Wednesday, November 30, 2011

Heathrow Redux

Sure, you've probably seen this already.

I don't care. I'm posting it again.

Because it makes me feel good.

And I always cry at the end.

Yes, T-Mobile, you stole my heart. Damn you and your corporate agenda to stroke my heartstrings and make me dance like a monkey.

Friday, November 25, 2011

The Hidden Power of Smiling

The span of your smile can predict the span of your life.

The act of smiling can make you healthier, and make you happier than eating chocolate or winning cash.

Well, I guess I knew all about the power of a smile. I married a dentist, who not only gives brilliant smiles to others, but goes through life with a broad smile himself. This is an awesome lecture, and not that long.

Thursday, November 24, 2011

I love this photographer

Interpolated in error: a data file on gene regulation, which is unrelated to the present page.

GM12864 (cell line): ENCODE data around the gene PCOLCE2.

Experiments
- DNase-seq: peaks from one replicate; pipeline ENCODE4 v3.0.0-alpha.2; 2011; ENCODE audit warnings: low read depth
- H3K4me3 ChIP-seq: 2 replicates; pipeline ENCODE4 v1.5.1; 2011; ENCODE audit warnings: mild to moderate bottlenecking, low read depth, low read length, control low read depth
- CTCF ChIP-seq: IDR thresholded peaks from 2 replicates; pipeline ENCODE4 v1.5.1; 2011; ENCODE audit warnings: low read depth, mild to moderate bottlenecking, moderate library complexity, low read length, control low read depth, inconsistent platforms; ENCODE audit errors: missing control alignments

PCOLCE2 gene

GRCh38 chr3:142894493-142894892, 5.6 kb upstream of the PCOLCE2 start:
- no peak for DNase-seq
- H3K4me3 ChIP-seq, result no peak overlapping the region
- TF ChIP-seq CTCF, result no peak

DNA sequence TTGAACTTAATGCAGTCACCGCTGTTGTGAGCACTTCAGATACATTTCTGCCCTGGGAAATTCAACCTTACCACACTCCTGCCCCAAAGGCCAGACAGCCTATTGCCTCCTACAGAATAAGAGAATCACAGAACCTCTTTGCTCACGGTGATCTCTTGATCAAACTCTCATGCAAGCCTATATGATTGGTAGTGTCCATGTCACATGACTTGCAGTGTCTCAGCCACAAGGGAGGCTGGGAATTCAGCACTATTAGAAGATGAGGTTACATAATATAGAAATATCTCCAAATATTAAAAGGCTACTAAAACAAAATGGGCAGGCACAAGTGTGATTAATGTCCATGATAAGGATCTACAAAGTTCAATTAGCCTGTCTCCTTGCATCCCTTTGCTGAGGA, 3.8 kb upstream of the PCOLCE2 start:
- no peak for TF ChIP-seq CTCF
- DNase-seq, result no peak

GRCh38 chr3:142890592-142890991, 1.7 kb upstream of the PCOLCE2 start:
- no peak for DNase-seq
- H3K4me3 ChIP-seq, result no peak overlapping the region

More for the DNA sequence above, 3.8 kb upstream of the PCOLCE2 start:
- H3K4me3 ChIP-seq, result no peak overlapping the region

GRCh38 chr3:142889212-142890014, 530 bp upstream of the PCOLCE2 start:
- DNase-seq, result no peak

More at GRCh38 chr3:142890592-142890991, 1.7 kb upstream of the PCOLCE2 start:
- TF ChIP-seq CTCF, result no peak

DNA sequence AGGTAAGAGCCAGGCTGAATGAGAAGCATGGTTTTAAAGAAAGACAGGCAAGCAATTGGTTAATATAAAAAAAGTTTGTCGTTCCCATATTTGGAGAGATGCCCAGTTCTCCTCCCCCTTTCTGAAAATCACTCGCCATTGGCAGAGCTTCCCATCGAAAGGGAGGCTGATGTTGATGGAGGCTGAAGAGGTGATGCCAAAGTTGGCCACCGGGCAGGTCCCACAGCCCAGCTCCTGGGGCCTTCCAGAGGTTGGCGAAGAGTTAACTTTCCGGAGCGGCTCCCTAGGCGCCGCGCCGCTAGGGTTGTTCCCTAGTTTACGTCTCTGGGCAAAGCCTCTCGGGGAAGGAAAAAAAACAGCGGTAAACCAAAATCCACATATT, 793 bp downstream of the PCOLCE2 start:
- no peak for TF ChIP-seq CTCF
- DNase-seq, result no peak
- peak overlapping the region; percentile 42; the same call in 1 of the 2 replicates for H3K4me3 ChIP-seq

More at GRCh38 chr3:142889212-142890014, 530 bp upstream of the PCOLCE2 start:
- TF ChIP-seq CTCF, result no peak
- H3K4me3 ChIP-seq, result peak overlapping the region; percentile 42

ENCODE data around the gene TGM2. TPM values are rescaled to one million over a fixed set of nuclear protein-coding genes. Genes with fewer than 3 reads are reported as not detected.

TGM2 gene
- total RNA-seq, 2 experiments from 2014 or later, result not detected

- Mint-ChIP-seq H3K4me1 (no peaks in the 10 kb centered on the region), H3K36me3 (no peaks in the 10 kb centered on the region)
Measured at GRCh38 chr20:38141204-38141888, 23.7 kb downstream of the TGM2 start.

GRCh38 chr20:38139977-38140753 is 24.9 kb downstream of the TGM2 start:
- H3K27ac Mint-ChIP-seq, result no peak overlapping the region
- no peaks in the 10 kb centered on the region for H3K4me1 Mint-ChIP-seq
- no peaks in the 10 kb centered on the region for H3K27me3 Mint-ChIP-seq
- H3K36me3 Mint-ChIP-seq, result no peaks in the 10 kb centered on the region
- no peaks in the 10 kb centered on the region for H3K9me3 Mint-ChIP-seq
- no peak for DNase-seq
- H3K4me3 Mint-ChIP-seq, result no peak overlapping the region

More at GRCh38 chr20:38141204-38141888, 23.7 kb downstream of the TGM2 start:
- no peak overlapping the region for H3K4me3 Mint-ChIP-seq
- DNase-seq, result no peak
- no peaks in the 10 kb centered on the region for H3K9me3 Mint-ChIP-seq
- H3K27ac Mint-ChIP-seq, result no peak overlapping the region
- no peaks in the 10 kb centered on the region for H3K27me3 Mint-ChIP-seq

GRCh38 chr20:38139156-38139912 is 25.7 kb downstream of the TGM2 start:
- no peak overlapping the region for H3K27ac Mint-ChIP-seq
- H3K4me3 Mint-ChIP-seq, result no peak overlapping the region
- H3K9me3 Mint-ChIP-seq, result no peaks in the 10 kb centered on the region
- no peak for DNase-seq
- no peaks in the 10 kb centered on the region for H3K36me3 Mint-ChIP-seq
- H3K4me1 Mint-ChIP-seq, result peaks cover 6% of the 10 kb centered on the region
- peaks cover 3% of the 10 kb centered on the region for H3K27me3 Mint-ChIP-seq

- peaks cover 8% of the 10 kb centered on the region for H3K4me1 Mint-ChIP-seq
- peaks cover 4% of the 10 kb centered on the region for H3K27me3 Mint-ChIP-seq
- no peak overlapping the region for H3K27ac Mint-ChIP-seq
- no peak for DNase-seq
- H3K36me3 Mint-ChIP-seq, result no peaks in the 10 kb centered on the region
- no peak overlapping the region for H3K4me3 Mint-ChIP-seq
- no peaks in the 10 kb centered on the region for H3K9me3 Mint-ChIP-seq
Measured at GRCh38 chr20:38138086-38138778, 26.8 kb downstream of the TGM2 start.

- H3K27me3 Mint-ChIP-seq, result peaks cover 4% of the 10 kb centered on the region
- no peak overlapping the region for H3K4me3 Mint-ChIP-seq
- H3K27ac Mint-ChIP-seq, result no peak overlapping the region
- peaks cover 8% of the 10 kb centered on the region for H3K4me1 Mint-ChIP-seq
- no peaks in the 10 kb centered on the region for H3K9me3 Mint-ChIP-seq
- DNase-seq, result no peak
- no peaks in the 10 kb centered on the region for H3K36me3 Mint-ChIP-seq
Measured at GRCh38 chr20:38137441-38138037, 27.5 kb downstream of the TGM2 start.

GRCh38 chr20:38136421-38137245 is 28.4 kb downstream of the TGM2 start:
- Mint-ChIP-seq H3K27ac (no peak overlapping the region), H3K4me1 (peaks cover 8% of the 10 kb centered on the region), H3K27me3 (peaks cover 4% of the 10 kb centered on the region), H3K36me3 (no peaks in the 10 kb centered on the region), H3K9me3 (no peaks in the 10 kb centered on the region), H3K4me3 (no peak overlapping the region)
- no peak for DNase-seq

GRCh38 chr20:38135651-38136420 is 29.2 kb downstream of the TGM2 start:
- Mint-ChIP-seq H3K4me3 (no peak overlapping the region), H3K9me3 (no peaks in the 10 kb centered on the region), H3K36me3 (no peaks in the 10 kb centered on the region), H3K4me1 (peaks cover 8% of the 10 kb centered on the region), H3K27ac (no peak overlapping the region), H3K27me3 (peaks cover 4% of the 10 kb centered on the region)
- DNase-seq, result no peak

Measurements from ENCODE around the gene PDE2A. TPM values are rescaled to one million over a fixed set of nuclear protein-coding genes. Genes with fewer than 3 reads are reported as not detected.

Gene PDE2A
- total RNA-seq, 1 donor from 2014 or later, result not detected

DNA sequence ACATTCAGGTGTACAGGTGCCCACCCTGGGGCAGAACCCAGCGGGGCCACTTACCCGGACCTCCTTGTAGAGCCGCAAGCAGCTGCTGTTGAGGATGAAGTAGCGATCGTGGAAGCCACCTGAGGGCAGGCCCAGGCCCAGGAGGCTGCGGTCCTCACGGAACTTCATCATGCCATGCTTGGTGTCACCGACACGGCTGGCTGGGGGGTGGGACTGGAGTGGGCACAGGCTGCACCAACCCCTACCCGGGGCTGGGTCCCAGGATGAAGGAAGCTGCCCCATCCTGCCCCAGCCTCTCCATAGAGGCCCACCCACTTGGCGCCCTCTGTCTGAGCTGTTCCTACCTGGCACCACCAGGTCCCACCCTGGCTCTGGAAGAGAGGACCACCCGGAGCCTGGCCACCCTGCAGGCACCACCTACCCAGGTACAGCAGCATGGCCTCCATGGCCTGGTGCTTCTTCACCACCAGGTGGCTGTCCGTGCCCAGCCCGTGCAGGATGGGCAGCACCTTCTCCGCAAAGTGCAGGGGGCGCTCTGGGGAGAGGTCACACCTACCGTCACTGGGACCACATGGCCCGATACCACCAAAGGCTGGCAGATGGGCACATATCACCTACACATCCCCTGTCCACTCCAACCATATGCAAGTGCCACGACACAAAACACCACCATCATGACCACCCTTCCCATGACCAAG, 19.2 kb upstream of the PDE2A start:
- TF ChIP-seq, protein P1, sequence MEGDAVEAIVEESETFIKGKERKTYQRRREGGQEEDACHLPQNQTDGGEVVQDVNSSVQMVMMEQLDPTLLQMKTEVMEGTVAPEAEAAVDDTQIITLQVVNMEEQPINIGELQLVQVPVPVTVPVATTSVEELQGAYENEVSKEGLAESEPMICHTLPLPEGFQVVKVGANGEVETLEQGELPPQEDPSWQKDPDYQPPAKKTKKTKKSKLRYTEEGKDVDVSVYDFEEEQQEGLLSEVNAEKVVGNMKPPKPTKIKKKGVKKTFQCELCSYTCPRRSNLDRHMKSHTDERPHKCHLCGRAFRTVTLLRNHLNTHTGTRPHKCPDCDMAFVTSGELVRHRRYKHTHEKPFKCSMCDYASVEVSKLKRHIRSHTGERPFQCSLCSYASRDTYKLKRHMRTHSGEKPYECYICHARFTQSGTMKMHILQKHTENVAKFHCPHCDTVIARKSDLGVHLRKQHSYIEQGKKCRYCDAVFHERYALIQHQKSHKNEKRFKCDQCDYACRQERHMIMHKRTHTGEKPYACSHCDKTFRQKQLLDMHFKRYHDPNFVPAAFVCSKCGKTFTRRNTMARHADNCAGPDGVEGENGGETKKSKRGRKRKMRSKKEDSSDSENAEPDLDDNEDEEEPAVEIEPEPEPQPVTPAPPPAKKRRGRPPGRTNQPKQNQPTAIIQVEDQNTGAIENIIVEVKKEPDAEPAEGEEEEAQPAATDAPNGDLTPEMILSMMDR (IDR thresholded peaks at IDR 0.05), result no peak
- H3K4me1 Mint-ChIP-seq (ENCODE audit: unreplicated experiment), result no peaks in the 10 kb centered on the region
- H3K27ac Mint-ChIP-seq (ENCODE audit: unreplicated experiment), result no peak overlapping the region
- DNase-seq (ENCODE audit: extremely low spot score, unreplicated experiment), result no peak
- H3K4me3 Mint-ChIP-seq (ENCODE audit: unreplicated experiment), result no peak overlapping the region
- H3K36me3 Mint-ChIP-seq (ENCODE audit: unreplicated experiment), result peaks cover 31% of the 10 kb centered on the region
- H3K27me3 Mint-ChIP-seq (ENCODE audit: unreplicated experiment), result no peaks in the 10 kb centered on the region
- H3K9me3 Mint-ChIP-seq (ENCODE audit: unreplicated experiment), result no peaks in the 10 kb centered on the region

Untitled, a photo by mindazonaltal on Flickr.
Each of the photos are like a fairytale. I don't know how they are done, but I love them all.

This is the latest.

Monday, November 21, 2011

Just when you thought it was safe to go outside

I almost got run over today.

I was out with The Budster for our morning constitutional. He'd finished his business, so I sat for a bit on the bench in the children's playground at the end of our street. He nosed about nibbling on the grass while I enjoyed a bit of sun on my face, the only bit of my flesh exposed to the air as it is now below zero. I left the playground and started to cross the street to go home. Bearing in mind that Quebec drivers are notoriously irresponsible drivers, I watched as a car approached going at least twice the posted speed limit.

No problem, since the driver had a) a large stop sign, b) plenty of time to stop, c) a giant speed bump and, d) a pedestrian with the right of way, clearly visible in a puffy down-filled coat holding a bouncy dog on a leash.

But the woman at the wheel simply ignored the sign, the speed bump, me and the dog as she plowed right through, not even slowing down to make a pretense of stopping. I took a couple of steps back and almost tumbled into the ditch, then waved my fists in the air and yelled a "hey, hey, hey!" in the middle of the street (that'll show her!)